Are the glasses stubby? Yes.

Is it quirky? Please. So quirky.

What’s it good for? When you’re feeling frivolous.

The newest spot on this list, Greenpoint’s Lise & Vito fully commits to the “just goofin’” aesthetic of NYC natural wine bars (and a lot of new restaurants in general). The narrow room has a pink terrazzo bar and a couple of big velvet booths in the back, and it’s decorated with peacock feathers, a lava lamp, and a cat-shaped clock. Try one of the fancy jello shots embedded with edible flowers, and drink a Californian pinot gris with notes of tomato water. There are also cocktails and a few small bites available.

Are the glasses stubby? No. This is a place for swirling and sniffing.

Is it quirky? Yes. In a nerdy sort of way.

What’s it good for? Impressing anyone who uses “cellar” as a verb.

All of these bars are great for natural wine nerds, but Ruffian is the nerdiest. This East Village spot hosts classes, tastings, and events showcasing specific wineries, with guest appearances and special prix-fixe dinners. When you sit down, your server might say something like “Our wine list tonight is inspired by the voyage of The Odyssey,” and you’ll think “Ah yes, of course, why wouldn’t it be, ” before taking a sip of your orange wine from Greece. The food menu is entirely vegetarian and geared toward snacking, and the room is so narrow that you’ll elbow at least one person who’s trying to get past you to go to the bathroom.

Are the glasses stubby? Yes.

Is it quirky? The space isn’t, but the menu is.

What’s it good for? When you want to eat something that'll imprint itself on your brain.

Is Place des Fêtes a wine bar? They serve wine, have a bar, and call themselves a wine bar, so we have no choice but to use the label. But this earth-toned Clinton Hill spot is pretty much a full-on restaurant. They serve a handful of incredible seafood-focused small plates and interesting vegetable dishes, and there are always a couple of larger options (pasta, fish) on the menu as well. You come here mainly for the food—don’t skip the sardine toast—but the cocktails are great, and the wine list features a ton of mostly Spanish options. Tables can be tough to snag, but you can always put your name in for a seat at the bar.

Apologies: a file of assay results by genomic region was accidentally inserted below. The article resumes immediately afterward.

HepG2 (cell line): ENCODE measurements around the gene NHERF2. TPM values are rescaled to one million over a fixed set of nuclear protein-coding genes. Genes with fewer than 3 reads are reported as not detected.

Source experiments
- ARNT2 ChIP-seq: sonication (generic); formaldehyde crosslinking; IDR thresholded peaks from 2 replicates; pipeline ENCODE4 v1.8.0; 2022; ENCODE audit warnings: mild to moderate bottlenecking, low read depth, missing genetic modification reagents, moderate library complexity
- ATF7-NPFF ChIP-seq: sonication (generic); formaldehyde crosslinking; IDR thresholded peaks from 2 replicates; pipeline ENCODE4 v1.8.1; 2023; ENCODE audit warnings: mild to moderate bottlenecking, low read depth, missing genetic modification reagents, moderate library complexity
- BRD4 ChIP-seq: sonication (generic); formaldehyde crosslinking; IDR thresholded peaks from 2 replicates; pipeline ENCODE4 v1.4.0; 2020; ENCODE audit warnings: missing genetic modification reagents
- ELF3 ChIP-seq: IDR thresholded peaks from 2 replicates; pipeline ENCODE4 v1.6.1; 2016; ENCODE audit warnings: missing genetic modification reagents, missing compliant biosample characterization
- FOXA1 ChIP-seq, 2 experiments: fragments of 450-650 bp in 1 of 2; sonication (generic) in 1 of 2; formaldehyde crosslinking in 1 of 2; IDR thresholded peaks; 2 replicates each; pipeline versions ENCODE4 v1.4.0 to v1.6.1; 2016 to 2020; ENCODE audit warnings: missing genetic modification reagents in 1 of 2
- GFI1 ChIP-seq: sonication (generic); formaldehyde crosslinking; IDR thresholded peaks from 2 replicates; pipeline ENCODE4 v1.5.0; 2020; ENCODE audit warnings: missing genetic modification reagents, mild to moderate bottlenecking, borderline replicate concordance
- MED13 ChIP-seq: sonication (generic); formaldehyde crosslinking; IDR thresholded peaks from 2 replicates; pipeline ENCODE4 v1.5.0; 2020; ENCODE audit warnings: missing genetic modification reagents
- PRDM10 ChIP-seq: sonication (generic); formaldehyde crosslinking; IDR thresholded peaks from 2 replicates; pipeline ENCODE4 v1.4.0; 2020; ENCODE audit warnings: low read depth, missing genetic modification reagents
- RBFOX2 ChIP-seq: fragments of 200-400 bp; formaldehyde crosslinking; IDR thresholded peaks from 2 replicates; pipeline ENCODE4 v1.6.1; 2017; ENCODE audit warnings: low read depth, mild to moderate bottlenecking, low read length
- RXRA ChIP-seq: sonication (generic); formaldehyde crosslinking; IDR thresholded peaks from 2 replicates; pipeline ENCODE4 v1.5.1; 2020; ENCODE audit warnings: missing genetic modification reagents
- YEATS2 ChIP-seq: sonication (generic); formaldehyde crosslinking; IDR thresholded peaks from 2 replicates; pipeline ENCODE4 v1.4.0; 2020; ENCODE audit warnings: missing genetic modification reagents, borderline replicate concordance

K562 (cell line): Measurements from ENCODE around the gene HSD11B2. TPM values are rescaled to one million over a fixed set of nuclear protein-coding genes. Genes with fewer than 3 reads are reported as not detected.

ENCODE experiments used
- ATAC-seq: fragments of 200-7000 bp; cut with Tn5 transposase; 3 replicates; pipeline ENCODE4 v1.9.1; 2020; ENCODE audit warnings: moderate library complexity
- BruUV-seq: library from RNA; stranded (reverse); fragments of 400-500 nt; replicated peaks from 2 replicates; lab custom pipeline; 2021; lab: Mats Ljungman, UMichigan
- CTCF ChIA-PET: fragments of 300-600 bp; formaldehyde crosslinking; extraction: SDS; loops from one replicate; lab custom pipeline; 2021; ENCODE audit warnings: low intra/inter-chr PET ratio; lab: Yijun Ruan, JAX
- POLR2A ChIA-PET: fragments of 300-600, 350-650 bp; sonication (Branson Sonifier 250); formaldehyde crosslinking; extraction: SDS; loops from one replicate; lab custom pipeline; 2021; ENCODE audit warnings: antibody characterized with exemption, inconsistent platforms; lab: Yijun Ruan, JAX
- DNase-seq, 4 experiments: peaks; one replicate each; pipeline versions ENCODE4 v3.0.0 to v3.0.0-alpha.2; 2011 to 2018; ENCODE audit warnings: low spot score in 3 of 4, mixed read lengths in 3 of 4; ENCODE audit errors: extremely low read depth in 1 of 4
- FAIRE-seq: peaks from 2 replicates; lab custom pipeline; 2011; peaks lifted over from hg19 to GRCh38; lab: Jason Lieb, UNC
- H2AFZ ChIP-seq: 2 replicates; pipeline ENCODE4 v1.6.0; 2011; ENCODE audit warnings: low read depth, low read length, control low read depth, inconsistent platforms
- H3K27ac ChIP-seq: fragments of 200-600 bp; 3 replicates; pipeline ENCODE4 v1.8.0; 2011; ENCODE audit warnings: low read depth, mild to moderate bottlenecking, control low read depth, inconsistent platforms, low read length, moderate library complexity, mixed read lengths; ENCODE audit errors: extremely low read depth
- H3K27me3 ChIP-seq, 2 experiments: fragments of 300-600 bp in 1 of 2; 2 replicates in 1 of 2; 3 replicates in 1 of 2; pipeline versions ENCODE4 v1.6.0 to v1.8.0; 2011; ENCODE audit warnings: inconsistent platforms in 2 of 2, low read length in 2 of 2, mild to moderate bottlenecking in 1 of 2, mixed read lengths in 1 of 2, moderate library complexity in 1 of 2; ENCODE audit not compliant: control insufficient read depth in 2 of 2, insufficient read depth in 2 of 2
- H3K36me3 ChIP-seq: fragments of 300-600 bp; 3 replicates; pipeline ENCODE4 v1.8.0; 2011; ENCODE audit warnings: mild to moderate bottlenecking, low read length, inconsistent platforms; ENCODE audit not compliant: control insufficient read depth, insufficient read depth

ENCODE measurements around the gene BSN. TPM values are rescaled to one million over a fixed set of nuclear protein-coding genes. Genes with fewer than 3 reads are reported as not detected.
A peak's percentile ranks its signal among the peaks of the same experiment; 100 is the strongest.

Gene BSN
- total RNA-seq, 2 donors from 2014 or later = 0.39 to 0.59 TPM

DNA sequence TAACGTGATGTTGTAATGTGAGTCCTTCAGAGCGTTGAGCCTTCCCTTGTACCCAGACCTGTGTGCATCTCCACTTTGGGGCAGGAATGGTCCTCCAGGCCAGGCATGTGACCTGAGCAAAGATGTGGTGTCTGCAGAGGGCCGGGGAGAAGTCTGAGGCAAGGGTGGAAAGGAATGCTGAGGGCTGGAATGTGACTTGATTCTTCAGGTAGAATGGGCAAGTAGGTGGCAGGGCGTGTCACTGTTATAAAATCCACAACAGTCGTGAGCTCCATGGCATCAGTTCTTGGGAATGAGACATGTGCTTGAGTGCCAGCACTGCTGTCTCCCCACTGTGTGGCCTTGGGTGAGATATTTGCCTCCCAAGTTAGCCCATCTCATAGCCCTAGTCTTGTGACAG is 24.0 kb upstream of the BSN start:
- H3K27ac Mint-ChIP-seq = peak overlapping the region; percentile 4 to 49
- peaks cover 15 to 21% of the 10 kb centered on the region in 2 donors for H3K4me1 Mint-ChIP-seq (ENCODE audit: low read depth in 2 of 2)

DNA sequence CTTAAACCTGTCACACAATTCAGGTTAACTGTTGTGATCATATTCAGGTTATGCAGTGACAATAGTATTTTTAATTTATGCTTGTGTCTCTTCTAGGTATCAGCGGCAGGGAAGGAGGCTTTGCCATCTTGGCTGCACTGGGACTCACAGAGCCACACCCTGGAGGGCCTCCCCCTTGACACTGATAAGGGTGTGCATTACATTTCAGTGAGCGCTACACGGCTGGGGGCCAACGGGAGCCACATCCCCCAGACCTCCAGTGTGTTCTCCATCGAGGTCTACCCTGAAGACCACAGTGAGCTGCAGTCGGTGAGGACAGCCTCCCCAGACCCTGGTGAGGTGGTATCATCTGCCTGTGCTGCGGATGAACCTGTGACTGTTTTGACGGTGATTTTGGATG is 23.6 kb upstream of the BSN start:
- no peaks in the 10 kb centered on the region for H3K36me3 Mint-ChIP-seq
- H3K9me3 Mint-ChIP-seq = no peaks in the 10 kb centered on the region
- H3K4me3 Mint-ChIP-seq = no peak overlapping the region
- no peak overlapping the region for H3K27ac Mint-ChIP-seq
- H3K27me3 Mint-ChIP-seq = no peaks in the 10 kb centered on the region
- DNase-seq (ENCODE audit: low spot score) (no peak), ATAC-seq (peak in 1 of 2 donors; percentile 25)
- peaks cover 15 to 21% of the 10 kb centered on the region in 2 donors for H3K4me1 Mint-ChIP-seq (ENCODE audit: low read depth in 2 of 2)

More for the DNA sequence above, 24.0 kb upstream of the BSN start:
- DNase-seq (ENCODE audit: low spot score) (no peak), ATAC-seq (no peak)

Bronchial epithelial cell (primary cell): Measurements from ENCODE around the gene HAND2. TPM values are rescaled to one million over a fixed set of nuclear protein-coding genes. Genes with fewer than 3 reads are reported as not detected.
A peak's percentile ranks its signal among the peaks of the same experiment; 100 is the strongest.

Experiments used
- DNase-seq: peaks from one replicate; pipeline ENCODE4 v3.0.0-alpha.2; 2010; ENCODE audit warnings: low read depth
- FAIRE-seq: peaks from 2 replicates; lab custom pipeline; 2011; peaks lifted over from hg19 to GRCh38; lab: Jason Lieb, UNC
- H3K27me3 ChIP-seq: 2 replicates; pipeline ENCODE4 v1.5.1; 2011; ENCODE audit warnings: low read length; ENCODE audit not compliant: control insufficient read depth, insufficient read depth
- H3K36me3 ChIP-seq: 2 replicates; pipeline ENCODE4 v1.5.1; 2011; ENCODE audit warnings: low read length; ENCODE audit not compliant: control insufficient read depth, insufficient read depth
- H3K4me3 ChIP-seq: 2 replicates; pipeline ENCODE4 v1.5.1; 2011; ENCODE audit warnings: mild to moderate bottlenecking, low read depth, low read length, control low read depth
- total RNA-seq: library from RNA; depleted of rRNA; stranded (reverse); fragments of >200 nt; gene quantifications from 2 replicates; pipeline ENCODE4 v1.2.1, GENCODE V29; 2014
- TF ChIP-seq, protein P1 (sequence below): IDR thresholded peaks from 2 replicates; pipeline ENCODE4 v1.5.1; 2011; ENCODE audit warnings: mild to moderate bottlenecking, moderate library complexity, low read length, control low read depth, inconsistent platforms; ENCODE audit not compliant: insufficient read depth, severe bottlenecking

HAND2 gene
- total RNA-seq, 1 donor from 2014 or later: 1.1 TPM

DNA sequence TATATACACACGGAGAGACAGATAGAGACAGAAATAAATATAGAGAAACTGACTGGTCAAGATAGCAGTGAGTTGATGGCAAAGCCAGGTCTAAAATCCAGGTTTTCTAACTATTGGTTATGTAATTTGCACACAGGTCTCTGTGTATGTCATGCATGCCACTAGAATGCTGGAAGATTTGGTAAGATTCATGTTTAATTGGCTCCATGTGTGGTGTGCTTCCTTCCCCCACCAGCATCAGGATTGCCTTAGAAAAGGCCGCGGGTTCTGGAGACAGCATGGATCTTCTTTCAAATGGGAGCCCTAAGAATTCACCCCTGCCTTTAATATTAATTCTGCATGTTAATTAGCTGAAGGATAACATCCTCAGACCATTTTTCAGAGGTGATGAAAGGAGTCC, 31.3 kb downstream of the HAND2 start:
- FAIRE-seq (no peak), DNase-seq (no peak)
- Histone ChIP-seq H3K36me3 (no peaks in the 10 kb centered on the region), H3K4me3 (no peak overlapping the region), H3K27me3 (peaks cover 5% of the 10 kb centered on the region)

Are the glasses stubby? No. June opened in 2015, before stubby glassware took off.

Is it quirky? Not really, and it doesn’t need to be.

What’s it good for? First dates. You’ll see so many.

June has been around for nearly a decade, but the Cobble Hill wine bar doesn’t feel dated. With its host stand, full dinner menu, and extensive catalog of bottles, this place is a little more traditional than the new arrivals on the scene—but it mostly just feels like a neighborhood hang. You can camp at the bar and have a drink or two with someone you met on Hinge, or you can sit at a table and chat with a few friends over grilled asparagus and ricotta toast. The intimate room is filled with carnivalesque globe lights, and it’s always stuffed with people chatting about siblings, careers, and romantic expectations.

Are the glasses stubby? Yes.

Is it quirky? There’s a disco ball, and the bathrooms are tiny, so kinda.

What’s it good for? Drinking a lot of a lot of different things.

Another longstanding natural wine bar, even older than June, Ten Bells is still going strong on the Lower East Side. The wine list is huge (want a jeroboam of Alsatian cremant?), the tapas are reasonably priced and more than decent, and the antique space is dark, noisy, and charmingly cramped. Swing by for Happy Hour for dollar oysters and $15 carafes of wine, and make some new friends at the communal table in the back.

Are the glasses stubby? Yes.

Is it quirky? Aside from a single LED light and a few octagonal tables, not really.

What's it good for? Low-key evenings on the Lower East Side.

Skin Contact isn’t trying too hard, and that’s why we like it. The space is dark and mellow, and there’s a patio out front where you can hang out and observe the latest fashion trends inspired by the early-2000s VMAs. If you’re looking for a good selection of wines by the glass, stop by and see what’s available. You might find some muscat from southern France with strong notes of geranium-flavored Betty Crocker frosting, or you might encounter a German chasselas made from grapes hand-picked under the light of a full moon.